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Haven’t Tried Facebook Live? Here’s Why You Should

By Leah Doyle | July 17, 2017

facebook-live.jpgEvent organizers typically focus on ways to improve the experience for attendees, sponsors, and speakers. During the event, non-attendees aren’t even a blip on the radar; but maybe they should be.

In a world filled with widespread social sharing, event organizers can let attendees drive the conversation or they can engage online and control the message. The latter offers more opportunity for awareness, engagement, and results. Live-streaming tools such as Facebook Live give event organizers the power to impact both attendees and non-attendees in real time during an event. Here’s why you should consider using it:

  1. The site’s newsfeed algorithm advantageously weighs livestreaming. The Facebook News Feed uses a complex algorithm to determine which content to place in front of a given user. No two users share the same experience. As a ranking factor, Facebook Live tends to carry more weight than other content assets, including pre-recorded videos and posts. The site gives live videos this advantage while they remain live to ensure visibility and make live recordings worth the effort. 
  1. Facebook Live only requires a mobile device and an app. Those who use Facebook’s livestreaming option do not need fancy recording equipment or editing systems to deliver professional event livestreams. Everyone who uses Facebook Live records and uploads videos through the Facebook app contained in smart devices. The program gives regular users the ability to apply filters and customize the recording for a unique experience.

After the livestream concludes, a recording of the video posts to the user’s profile or page as a recorded video. For live events, this means users who had a conflict at the time of a keynote presentation or panel can go back and watch the recording later. 

  1. Event organizers can control what they share. Livestreaming isn’t an alternative to attending an organized event. Those who don’t attend will not receive the same experience, information packets, and swag. Instead, it’s a value-added opportunity event organizers can use to share event preparation teasers, behind-the-scenes footage, and carefully selected speakers and presentations.*

If you don’t want to share a complete presentation with non-attendees, you control when and where to stop the video. Use the tool to encourage people who did not attend to register for an upcoming event.

  1. Livestreaming represents a way for event stakeholders to expand their reach. As time-limited functions, professional events can only reach a limited number of people between opening and closing hours. Livestreaming enables speakers, vendors, and event organizers to send a message to an additional 10, 100, or 1,000 online followers. If a broadcaster doesn’t want to share information with certain audiences, he or she can customize audience settings after the recording ends to target relevant users.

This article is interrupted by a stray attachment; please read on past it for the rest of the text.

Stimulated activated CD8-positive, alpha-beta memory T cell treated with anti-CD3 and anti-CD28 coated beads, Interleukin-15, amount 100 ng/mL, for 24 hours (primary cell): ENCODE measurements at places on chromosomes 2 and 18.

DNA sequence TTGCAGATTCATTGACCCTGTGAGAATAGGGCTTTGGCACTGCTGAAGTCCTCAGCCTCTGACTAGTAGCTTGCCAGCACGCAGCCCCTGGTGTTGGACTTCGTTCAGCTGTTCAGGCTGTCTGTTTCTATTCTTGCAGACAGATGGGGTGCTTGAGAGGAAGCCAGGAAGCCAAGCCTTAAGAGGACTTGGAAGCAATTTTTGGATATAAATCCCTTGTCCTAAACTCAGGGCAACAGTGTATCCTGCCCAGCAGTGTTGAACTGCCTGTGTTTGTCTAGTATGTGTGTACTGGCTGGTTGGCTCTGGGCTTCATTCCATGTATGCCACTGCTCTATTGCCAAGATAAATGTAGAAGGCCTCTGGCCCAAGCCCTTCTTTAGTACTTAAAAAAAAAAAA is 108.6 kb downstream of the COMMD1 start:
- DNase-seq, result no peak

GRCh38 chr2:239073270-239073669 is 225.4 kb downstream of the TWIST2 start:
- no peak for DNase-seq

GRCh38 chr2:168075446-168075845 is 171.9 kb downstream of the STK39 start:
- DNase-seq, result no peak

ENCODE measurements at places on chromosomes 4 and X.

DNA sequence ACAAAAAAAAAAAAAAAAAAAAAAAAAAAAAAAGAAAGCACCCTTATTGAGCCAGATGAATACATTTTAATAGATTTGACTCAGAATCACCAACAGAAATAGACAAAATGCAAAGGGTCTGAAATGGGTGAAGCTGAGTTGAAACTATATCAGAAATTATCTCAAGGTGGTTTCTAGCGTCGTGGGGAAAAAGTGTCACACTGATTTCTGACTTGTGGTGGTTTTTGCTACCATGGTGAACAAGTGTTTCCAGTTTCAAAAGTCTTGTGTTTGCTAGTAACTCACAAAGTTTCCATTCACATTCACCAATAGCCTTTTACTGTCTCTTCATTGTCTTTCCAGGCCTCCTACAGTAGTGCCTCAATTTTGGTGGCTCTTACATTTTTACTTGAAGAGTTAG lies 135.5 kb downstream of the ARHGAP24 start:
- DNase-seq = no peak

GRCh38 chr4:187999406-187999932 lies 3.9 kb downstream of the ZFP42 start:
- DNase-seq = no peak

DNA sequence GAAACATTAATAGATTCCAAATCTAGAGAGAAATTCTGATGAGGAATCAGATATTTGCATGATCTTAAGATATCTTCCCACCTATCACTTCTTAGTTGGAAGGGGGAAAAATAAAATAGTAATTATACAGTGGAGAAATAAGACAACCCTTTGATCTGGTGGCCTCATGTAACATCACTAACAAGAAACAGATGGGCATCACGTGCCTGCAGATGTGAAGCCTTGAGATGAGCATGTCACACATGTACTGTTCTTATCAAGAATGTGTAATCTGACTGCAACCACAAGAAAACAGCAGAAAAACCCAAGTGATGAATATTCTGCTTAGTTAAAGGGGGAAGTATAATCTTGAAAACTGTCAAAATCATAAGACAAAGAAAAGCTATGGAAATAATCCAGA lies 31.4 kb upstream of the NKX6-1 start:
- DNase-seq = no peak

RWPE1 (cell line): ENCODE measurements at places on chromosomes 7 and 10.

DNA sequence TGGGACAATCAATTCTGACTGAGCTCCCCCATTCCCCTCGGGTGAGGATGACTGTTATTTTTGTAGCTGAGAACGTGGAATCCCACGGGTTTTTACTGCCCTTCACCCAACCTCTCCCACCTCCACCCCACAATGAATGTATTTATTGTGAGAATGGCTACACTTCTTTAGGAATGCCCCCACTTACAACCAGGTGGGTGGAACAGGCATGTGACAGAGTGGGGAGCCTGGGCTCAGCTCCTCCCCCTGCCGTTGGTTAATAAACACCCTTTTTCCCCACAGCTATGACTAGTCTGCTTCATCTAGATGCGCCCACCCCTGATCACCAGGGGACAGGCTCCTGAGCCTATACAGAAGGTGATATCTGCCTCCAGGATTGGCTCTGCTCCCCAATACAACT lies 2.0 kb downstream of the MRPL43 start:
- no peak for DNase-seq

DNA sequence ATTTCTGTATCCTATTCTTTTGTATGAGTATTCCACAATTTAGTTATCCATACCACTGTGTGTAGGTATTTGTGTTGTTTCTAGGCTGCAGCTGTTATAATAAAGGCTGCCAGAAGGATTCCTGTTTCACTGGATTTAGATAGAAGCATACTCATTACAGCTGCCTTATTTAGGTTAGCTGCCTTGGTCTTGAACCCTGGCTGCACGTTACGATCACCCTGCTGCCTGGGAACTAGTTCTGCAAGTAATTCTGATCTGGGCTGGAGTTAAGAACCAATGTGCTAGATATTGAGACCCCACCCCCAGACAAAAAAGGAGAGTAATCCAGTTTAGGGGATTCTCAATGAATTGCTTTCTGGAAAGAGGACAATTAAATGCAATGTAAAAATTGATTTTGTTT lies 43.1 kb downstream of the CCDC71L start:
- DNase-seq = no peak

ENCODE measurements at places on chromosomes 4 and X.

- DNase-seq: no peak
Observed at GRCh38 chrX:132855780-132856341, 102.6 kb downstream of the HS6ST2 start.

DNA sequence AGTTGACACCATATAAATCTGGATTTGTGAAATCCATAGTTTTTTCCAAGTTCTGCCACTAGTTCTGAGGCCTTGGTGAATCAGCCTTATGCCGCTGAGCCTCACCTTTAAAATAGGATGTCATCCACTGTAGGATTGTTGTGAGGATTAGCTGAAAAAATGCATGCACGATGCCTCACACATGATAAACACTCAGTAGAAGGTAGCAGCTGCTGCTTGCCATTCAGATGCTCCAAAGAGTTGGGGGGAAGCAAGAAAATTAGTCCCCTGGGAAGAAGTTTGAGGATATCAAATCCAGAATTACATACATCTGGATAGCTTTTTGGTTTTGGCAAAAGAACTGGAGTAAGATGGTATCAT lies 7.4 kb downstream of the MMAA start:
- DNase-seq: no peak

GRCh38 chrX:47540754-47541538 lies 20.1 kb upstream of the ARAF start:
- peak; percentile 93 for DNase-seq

1. It’s useful for distributing pre-event, event, and post-event content. With a four-hour maximum video time limit, you can choose whether to stream a one-minute plug or a one-hour event experience. Walk followers through the event space, show a sneak peek of a live performance, or highlight satisfied attendees enjoying a networking event. 

When it comes to marketing of any kind, showing is always more powerful than telling. Consider a user-friendly service such as Facebook Live as an extension of your written and pre-recorded content strategy. If you don’t take advantage of the opportunity, another presenter or attendee might.

*Always remember to ask external speakers in advance of the event (preferably pre-contract) for permission to record or live stream part or all of their presentation.


Written by Leah Doyle
Leah originally joined SpeakInc in 2006 and currently serves as their Marketing Coordinator. Originally from Southern California, Leah is a graduate of San Diego State University. She currently lives in Jacksonville, FL with her husband, John, and their two young children, Abigail and Anthony. If she's not taxiing her kids to softball and soccer, you can find her at the beach or a local coffee shop!

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